Today they endure climbing children and have bicycles chained to them, but the cannons that flank Patterson Park's Pagoda were used in wars as much as 350 years ago, park officials have found.
A cannon expert surveyed the seven historic weapons last fall and will soon undertake their restoration after finding they aren't just reproductions, as many had thought in the century since they were installed to commemorate the War of 1812 centennial.
Some were likely used in the Battle of Baltimore, on land or sea, and in the Revolutionary War — or earlier.
"We didn't really know what we had," said Jennifer Arndt Robinson, executive director of the Friends of Patterson Park. "They're kind of living history in the park."
Forrest Taylor, the Carroll County cannon expert who evaluated the artillery, is expected to begin removing the cannons from the park today. They will spend the spring and summer being cleaned of salt and corrosion and sealed with materials safer for human contact and better for preservation than the existing sealants.
To a layman, it's hard to see the historical significance of the cannons, though they appear worn from exposure to the elements. But Taylor, president of CannonsOnline.com in New Windsor, said his inspection shows they were used heavily in battle, and very likely were rounded up by Baltimoreans as they prepared to defend their city in the Sept. 14, 1814, battle that was a turning point in the War of 1812.
"Not only are they tactically correct, but they are historically of the correct period," Taylor, an artillery historian, said.
It's impossible to know exactly when or where they were used, he said. But in the 19th century, it's likely that Baltimoreans would have used whatever cannons they could find, many of them probably old relics that, at the time, were seen as little more than pieces of scrap metal, Taylor said.
His analysis shows one to be of Swedish origin, dating to around 1720, while another appears to have French roots back to 1740, and possibly used during the French and Indian War. At the end of the line of cannons, farthest from the Pagoda, is likely a rare British piece of artillery that could date to the English Civil War and the 1660s.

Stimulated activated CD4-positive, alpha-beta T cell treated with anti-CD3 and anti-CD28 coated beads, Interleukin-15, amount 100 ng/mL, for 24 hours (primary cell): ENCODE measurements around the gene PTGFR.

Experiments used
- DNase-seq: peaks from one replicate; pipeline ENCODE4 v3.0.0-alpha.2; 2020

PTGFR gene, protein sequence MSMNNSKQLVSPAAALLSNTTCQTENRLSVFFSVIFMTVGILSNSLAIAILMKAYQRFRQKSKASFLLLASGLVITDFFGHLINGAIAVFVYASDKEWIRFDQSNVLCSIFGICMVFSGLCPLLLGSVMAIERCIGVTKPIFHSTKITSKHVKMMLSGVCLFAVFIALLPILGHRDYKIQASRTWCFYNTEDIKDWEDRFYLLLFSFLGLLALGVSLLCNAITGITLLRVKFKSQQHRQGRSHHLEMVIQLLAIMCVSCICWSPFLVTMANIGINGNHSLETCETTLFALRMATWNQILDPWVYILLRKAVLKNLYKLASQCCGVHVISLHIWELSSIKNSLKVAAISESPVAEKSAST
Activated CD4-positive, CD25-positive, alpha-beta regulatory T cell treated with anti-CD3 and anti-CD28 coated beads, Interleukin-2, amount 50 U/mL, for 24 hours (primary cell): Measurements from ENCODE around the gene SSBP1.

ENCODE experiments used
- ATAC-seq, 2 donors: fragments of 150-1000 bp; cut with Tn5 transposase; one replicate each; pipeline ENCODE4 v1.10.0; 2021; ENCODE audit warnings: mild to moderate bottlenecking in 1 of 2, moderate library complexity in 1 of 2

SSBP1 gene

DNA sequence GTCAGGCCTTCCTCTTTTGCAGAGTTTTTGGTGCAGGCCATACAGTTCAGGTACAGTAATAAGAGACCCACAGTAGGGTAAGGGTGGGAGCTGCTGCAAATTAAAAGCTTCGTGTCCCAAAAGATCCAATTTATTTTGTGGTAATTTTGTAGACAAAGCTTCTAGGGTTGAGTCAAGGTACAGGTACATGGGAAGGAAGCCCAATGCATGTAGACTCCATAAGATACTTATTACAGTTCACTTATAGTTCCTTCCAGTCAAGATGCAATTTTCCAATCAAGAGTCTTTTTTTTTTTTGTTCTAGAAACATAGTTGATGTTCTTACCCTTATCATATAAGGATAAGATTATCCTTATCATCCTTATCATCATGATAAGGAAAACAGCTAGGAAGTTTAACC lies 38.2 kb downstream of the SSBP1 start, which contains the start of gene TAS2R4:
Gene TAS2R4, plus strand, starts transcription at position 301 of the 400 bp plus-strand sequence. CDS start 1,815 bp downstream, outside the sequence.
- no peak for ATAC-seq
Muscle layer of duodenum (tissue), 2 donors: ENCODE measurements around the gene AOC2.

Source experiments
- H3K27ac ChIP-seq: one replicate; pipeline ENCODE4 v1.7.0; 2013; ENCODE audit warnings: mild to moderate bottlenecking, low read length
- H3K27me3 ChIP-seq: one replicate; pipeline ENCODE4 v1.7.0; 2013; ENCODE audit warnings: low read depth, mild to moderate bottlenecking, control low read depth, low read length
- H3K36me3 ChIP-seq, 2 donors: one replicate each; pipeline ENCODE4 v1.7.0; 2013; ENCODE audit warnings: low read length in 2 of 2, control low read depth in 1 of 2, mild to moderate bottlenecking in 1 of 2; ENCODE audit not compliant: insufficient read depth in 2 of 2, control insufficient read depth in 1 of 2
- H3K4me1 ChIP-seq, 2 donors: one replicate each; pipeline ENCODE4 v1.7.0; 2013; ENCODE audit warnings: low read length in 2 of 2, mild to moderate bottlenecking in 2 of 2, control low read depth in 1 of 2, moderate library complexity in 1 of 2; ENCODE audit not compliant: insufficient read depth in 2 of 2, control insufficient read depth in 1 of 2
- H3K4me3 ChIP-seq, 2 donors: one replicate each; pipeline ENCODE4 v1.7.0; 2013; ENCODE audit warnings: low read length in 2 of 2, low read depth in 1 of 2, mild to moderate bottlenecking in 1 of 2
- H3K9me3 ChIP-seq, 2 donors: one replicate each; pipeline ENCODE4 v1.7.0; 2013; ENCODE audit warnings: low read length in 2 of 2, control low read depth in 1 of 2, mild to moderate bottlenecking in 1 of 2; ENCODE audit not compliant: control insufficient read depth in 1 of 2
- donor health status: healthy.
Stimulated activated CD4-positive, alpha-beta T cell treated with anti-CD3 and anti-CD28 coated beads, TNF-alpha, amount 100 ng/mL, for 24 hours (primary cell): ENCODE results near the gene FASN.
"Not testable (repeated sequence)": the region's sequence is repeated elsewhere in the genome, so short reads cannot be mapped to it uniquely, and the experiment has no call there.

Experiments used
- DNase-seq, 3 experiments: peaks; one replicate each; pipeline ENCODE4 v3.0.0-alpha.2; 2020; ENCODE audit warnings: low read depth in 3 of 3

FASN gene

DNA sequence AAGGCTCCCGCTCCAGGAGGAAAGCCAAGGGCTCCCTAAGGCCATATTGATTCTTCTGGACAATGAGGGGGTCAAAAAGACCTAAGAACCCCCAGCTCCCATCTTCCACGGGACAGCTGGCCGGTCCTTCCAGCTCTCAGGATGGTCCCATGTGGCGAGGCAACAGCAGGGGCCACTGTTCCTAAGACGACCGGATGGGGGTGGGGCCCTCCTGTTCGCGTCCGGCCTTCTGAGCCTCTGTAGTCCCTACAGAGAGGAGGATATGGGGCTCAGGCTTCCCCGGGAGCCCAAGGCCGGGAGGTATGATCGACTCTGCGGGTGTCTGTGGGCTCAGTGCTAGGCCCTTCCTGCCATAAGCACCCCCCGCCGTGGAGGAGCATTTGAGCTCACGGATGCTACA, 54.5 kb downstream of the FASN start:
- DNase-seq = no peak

All of the cannons show wear to the insides of their barrels and to rear vents, suggesting they were used to fire many a "six-pounder," the common size cannonball each would have used, Taylor said.
The Friends of Patterson Park is using about $65,000 in grants, given through the state's Star-Spangled 200 Grant Program, on the restoration. The project will also including replacing the concrete pillars holding up several of the cannons with bases that are more historically accurate, and less damaging.
Concrete can hold a lot of moisture, so portions of the cannons touching the bases could be significantly worn, Taylor said.
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Taylor plans to use various techniques, including one known as carbonic blasting and another using dry ice, to buff the cannons. Then, they will be coated in new sealants, replacing those that are flaking off, including some lead-based paint.
That will help protect both the future generations of climbing children and the cannons themselves.
"Children love the ability to touch cannons and pieces of history," Taylor said. "But hands have chemicals that are bad for [the cannons]."
The plan is to have the cannons reinstalled flanking the Pagoda by September, when a festival in the park will celebrate the battle's bicentennial. A separate archaeology project is looking for remnants of the militia camp and defenses dating to the Sept. 14, 1814, battle.
"Part of our mission is making sure we preserve things for future generations," Robinson said.